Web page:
facebook app symbol  twitter  linkedin  instagram 1

U.S. Rep. Markwayne Mullin (R-OK), a tribal citizen of the Cherokee Nation, is poised to become the first Native American Senator since Colorado Sen. Ben Nighthorse Campbell retired in 2005.

Mullin has clinched the Republican nomination for the open U.S. Senate seat in Oklahoma with a landslide victory. The five-term congressman beat former Oklahoma House Speaker T.W. Shannon on Tuesday with 65 percent of the vote in a runoff that was necessary because neither candidate received 50 percent of the vote in the June primary. 

Current incumbent Sen. James Inhofe (R-OK) announced in February he would resign his seat, which set up the special election.

Mullin, who is highly favored to win the Senate seat, will face off against the Democratic Senate nominee former Rep.Kendra Horn (D-OK) in the November midterm election. The Senate seat is considered solid Republican. 

On Tuesday afternoon, Mullin cautioned supporters against celebrating too early. 

“We still have an election in November. We obviously understand this state leans red, but we’re not going to take that lightly either,” Mullin said.

If elected, Mullin will be the first Native American to serve in the U.S. Senate since former Sen. Ben Nighthorse Campbell (R-CO), who is a tribal citizen of the Northern Cheyenne Tribe, retired in 2005. 

Prior to serving in the House of Representatives, Mullin operated a plumbing business. 

He is a staunch supporter of former President Donald Trump, who endorsed him in Tuesday’s runoff. 

Never miss Indian Country’s biggest stories and breaking news. Sign up to get our reporting sent straight to your inbox every weekday morning.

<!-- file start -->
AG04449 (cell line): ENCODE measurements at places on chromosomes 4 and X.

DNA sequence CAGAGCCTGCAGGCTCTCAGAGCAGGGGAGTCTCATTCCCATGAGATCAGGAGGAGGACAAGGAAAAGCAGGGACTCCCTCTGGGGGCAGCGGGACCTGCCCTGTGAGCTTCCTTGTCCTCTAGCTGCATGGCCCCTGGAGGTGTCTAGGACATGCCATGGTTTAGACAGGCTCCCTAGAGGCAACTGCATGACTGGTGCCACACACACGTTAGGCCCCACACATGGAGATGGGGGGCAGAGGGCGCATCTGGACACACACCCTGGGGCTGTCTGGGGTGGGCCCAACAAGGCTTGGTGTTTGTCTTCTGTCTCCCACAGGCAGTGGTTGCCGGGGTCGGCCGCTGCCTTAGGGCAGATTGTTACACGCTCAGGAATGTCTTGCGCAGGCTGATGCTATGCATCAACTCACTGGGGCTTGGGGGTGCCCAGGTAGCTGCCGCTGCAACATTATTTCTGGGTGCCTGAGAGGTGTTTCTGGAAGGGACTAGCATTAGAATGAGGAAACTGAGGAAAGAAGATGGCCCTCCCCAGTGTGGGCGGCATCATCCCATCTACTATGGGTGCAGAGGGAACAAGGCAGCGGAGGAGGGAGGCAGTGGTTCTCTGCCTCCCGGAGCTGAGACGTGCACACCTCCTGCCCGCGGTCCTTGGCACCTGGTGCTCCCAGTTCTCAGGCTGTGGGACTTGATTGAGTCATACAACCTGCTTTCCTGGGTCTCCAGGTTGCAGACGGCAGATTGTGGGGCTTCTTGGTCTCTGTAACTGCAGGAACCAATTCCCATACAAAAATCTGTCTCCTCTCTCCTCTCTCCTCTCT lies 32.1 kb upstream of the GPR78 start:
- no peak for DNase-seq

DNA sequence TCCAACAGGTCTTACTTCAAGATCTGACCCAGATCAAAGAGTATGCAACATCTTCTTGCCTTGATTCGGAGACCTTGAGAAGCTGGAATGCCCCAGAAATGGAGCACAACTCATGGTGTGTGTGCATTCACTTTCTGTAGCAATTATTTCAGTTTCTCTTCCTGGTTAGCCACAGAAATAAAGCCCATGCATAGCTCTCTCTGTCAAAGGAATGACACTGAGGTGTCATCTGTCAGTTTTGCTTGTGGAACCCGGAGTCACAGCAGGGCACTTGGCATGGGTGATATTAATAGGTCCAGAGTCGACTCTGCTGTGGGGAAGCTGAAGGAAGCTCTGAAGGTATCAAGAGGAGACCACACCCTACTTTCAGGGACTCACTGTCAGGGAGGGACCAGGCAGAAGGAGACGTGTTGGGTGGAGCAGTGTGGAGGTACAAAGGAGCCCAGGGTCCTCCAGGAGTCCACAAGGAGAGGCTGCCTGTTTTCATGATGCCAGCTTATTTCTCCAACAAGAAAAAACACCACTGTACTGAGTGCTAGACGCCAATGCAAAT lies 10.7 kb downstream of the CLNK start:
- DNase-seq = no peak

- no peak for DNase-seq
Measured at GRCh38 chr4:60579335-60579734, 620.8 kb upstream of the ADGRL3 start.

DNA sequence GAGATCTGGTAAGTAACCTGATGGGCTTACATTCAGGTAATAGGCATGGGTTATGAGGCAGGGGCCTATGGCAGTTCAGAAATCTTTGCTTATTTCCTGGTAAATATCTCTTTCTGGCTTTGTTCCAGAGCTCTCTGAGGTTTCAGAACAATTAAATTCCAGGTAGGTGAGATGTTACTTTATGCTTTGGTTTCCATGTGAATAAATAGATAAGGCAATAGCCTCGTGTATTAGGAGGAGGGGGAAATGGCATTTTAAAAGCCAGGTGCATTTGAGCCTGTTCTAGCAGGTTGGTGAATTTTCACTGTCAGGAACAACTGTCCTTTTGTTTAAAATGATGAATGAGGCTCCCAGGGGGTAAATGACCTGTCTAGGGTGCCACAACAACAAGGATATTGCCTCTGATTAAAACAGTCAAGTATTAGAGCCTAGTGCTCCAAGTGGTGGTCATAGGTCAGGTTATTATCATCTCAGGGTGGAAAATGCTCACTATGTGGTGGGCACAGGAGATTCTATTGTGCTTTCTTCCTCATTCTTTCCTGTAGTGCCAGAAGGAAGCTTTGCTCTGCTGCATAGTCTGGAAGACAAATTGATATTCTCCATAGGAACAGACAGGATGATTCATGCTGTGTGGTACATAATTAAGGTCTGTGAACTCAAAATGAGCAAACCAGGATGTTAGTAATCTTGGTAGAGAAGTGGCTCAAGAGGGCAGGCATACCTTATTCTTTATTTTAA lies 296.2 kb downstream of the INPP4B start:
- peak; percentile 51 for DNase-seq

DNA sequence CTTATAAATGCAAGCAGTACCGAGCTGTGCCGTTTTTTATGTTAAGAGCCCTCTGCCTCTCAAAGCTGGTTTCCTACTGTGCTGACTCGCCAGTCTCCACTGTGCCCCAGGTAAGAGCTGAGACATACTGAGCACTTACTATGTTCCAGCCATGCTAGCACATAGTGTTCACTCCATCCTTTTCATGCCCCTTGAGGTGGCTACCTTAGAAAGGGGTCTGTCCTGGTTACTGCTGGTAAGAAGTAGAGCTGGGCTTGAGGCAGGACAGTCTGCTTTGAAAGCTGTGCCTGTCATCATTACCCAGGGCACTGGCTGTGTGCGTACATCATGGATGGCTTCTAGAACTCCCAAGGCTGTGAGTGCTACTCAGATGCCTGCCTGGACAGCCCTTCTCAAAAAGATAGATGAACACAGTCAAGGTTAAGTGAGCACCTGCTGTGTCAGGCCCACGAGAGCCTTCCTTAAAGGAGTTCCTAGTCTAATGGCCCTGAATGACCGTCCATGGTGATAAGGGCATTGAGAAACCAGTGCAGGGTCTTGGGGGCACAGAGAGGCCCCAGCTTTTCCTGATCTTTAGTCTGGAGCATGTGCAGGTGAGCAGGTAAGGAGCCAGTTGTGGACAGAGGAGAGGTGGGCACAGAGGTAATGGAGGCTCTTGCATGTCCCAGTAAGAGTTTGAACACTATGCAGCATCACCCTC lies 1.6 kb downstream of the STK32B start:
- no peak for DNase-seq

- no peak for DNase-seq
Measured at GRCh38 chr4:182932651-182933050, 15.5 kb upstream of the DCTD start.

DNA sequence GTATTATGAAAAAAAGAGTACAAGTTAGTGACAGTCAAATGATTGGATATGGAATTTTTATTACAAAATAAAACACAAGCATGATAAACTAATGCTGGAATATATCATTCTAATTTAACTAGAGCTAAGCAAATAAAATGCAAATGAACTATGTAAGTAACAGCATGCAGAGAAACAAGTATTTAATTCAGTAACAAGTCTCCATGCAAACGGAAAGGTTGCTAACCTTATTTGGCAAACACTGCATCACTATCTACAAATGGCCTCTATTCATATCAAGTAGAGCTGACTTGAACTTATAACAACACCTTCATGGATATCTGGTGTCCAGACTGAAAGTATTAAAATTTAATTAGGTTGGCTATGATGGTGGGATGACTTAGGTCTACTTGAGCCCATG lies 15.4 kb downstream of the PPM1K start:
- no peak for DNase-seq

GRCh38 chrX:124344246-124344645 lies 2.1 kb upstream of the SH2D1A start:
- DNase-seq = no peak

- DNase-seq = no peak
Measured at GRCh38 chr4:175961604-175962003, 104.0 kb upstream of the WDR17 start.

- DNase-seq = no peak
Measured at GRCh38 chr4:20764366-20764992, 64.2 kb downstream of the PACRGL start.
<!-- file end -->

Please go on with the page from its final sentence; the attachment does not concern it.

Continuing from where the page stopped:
After the search of Trump’s Mar-a-Lago resident two Mondays ago, Mullin released a statement that, in part, read: 

"What happened last night at the private residence of President Donald Trump should send chills down every American's spine. The motivations for this investigation are overtly suspicious. An invasion like this is absolutely unprecedented.”

More Stories Like This

Native News Weekly (May 19, 2024): D.C. Briefs
Native Artist and Former Cultural Advisor to the Chicago Blackhawks Sues Team for Sexual Harassment, Fraud
First Lady Jill Biden 'Shows Up' in Indian Country
National Indian Gaming Commission Announces Sharon Avery as Acting Chair
The Jicarilla Apache Nation Mourns the Passing of President Edward Velarde

These stories must be heard.

This May, we are highlighting our coverage of Indian boarding schools and their generational impact on Native families and Native communities. Giving survivors of boarding schools and their descendants the opportunity to share their stories is an important step toward healing — not just because they are speaking, but because they are being heard. Their stories must be heard. Help our efforts to make sure Native stories and Native voices are heard in 2024. Please consider a recurring donation to help fund our ongoing coverage of Indian boarding schools. Donate to Native News Online today and support independent Indigenous-centered journalism. Thank you.

About The Author
Levi Rickert
Author: Levi RickertEmail: This email address is being protected from spambots. You need JavaScript enabled to view it.
Levi "Calm Before the Storm" Rickert (Prairie Band Potawatomi Nation) is the founder, publisher and editor of Native News Online. Rickert was awarded Best Column 2021 Native Media Award for the print/online category by the Native American Journalists Association. He serves on the advisory board of the Multicultural Media Correspondents Association. He can be reached at [email protected].